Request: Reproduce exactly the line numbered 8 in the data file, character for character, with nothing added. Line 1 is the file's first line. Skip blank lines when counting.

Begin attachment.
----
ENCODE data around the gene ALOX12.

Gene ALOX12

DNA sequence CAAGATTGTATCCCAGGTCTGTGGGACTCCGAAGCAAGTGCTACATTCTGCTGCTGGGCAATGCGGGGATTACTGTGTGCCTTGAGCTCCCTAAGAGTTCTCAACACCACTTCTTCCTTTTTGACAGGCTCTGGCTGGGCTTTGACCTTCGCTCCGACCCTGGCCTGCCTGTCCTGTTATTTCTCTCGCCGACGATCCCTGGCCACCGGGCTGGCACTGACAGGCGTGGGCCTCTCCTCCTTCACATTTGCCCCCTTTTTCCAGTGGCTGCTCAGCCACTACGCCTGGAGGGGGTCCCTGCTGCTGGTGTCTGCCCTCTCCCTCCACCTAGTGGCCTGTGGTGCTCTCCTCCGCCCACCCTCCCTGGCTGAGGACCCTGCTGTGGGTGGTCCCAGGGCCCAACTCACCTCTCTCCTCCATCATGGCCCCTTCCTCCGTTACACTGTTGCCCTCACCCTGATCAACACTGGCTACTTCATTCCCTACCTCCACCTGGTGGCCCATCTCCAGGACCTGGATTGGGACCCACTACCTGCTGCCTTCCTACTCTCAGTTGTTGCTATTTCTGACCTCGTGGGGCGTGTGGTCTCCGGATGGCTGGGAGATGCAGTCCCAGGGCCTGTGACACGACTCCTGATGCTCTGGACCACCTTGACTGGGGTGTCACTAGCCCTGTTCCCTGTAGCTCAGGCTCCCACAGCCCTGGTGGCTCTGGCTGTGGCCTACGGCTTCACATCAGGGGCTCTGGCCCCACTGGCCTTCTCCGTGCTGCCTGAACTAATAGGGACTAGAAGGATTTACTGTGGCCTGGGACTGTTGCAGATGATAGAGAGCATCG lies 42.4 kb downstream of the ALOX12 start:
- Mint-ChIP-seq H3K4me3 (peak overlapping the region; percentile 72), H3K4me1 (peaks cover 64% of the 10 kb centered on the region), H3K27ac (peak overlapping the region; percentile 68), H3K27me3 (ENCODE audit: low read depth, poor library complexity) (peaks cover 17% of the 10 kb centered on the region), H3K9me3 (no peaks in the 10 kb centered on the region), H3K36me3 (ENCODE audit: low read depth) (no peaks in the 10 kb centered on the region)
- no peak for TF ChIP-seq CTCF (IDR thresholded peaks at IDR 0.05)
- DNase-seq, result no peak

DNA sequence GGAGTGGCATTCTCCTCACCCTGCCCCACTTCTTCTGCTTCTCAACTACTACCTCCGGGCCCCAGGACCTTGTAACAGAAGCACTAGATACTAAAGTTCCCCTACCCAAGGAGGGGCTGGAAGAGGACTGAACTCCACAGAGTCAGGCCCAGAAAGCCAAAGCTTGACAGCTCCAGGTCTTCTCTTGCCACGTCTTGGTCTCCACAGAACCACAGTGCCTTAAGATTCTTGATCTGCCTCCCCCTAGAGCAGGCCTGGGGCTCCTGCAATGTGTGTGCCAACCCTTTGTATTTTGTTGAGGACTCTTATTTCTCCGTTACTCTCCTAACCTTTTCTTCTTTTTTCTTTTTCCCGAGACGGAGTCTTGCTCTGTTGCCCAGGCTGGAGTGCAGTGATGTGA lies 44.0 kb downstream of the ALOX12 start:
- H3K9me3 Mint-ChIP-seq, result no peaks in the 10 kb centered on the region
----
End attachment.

- H3K9me3 Mint-ChIP-seq, result no peaks in the 10 kb centered on the region